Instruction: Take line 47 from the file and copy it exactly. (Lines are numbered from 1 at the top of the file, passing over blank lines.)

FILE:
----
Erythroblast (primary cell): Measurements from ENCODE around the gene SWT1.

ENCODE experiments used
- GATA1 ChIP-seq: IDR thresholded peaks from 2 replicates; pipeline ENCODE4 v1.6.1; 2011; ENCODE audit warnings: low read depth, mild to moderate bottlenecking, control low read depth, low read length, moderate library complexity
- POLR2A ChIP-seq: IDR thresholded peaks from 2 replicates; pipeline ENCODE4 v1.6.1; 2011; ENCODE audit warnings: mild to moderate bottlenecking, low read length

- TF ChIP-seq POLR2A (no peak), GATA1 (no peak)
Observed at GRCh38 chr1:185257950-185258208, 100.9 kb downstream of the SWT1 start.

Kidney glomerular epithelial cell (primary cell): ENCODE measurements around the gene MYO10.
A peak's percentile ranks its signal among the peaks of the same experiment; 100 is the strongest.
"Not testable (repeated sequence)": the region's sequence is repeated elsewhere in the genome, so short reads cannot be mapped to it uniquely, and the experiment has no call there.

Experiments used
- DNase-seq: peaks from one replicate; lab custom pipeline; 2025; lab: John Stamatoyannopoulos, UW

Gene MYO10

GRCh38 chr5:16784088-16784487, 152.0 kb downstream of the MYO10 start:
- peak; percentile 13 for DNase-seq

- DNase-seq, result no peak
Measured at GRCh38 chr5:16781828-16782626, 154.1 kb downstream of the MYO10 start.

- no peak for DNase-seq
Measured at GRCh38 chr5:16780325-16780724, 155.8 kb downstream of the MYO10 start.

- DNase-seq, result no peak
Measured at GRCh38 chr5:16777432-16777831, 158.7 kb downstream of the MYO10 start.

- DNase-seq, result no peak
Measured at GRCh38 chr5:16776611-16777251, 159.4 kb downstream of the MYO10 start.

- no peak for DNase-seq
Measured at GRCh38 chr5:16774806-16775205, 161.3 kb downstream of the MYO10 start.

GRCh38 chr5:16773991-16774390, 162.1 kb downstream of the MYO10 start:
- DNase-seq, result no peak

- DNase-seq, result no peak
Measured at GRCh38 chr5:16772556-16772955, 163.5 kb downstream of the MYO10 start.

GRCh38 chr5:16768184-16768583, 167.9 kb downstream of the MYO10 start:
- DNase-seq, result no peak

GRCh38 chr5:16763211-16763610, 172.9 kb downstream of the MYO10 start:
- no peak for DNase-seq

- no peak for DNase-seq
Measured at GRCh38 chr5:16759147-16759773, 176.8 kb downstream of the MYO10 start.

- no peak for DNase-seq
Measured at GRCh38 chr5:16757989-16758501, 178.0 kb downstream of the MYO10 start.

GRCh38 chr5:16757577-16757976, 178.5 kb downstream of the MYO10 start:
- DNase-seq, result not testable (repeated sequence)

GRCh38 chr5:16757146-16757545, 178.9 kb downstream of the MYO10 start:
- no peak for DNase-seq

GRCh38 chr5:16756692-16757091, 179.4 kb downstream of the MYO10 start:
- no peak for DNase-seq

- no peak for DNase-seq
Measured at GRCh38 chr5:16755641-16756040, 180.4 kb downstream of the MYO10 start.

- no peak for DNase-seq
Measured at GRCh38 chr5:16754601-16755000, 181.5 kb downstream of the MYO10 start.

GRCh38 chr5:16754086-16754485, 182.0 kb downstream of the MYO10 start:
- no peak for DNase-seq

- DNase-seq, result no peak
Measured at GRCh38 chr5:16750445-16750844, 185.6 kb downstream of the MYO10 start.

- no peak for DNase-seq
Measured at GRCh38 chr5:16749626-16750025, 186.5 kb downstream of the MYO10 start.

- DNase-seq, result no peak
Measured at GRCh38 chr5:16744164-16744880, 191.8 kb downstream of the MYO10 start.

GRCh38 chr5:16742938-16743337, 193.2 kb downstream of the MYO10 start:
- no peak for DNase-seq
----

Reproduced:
GRCh38 chr5:16754086-16754485, 182.0 kb downstream of the MYO10 start: